On Saturday Night Live's most recent episode, they announced that Dave Chappelle would serve as the next host for the season's first post-election episode. They have not yet announced who will be the musical guest. This role is familiar territory for Chappelle, as he also hosted the program in 2016 shortly after President Donald Trump won the election.
The most recent SNL episode featured comedian John Mulaney as the host with The Strokes serving as the musical guest. Towards the top of the show, SNL announced that Chappelle would be the next to take on hosting duties on the series. The next episode of SNL will be the first of the season to occur after the Nov. 3 election, which will feature Americans deciding between incumbent President Donald Trump and former Vice President Joe Biden. Given this major occasion in the nation's history, the election and its aftermath will undoubtedly play out on the sketch comedy series. Chappelle is the perfect choice to host the next episode of SNL, as he previously had the tall order of hosting the show shortly after Trump won the presidency back in 2016 against former Secretary of State Hillary Clinton.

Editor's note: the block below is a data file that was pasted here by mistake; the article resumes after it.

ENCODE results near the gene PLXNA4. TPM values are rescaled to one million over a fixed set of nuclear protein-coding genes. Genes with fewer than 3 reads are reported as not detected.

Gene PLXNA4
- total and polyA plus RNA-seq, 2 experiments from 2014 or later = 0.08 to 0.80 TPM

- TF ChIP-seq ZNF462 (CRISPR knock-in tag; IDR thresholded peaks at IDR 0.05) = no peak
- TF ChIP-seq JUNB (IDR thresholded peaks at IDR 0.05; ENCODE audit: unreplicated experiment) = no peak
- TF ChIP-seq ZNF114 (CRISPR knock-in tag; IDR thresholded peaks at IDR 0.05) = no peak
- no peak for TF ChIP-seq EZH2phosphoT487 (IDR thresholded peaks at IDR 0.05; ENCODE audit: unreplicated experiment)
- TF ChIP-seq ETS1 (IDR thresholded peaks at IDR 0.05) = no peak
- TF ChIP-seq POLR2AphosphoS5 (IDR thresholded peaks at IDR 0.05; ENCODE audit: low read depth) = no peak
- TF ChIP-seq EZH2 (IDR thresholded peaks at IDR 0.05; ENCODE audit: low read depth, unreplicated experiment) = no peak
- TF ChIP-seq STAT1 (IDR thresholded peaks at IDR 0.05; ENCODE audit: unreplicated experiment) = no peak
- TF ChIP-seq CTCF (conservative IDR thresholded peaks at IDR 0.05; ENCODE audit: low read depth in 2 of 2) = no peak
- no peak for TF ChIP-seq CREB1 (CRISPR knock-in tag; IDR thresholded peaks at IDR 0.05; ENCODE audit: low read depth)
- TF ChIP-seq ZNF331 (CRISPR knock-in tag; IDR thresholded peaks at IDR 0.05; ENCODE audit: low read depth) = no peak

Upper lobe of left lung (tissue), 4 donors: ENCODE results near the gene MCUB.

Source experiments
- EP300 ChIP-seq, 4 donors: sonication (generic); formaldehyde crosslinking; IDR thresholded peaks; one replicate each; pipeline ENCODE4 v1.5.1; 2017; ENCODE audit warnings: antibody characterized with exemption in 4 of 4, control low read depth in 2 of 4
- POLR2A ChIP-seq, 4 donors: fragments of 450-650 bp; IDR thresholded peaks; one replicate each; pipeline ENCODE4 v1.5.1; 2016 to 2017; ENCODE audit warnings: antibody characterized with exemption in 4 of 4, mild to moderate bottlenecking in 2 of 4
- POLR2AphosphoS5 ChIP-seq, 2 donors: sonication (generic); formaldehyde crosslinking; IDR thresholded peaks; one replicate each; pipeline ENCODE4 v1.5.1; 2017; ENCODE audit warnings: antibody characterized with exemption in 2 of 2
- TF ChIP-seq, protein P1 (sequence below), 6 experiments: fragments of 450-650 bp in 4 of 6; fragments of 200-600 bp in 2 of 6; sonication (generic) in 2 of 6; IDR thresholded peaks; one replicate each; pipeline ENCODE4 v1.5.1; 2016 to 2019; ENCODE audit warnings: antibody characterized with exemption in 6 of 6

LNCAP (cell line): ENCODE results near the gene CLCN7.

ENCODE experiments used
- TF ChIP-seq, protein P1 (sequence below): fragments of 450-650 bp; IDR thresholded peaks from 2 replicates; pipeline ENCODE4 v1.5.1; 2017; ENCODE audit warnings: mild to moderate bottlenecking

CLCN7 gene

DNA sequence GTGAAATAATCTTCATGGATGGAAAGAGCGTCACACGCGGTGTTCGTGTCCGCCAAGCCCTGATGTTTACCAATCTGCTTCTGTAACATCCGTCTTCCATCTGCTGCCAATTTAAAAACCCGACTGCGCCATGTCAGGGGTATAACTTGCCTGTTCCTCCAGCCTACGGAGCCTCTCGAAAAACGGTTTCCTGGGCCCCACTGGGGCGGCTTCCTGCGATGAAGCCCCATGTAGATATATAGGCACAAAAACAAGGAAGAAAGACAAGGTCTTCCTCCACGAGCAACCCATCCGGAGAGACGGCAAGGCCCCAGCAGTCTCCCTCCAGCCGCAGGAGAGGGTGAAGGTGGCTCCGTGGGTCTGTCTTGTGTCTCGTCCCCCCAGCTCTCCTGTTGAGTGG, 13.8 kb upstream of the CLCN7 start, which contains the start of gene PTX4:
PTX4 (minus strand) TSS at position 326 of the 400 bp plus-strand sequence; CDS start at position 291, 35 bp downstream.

Next week! pic.twitter.com/0DjJICXjJW— Saturday Night Live - SNL (@nbcsnl) November 1, 2020
Chappelle's appearance on SNL in November 2016 marked his first time hosting the series. It also came days after Trump was elected, news of which came as a shock to many Americans. At the time, Chappelle delivered a hopeful monologue that, of course, also included his trademark humor. "I didn't know that Donald Trump was going to win the election. I did suspect it," his monologue began. "Seemed like Hillary [Clinton] was doing well at the polls and yet, I know the whites. You guys aren't as full of surprises as you used to be." Following Trump's win, national protests broke out, something that the comedian said that he's "never seen before." He continued to joke, "We actually elected an internet troll as our president. The whites are furious. Never seen anything like it. Haven't seen white people this mad since the O.J. [Simpson] verdict."
Elsewhere in his monologue, Chappelle recalled when he went to the White House for an event held by BET. He then expressed that there have been many times throughout American history when Black individuals who visited the White House were looked down upon. "I thought about that and I looked at that room and saw all those black faces and I saw how happy everyone was, these people who have been historically disenfranchised," he said. "And it made me feel hopeful, and it made me feel proud to be an American, and it made me very happy about the prospects of our country." He ended his monologue by saying that he was going to give Trump a chance and that he hoped that the president would, in turn, give the "historically disenfranchised" a chance, too.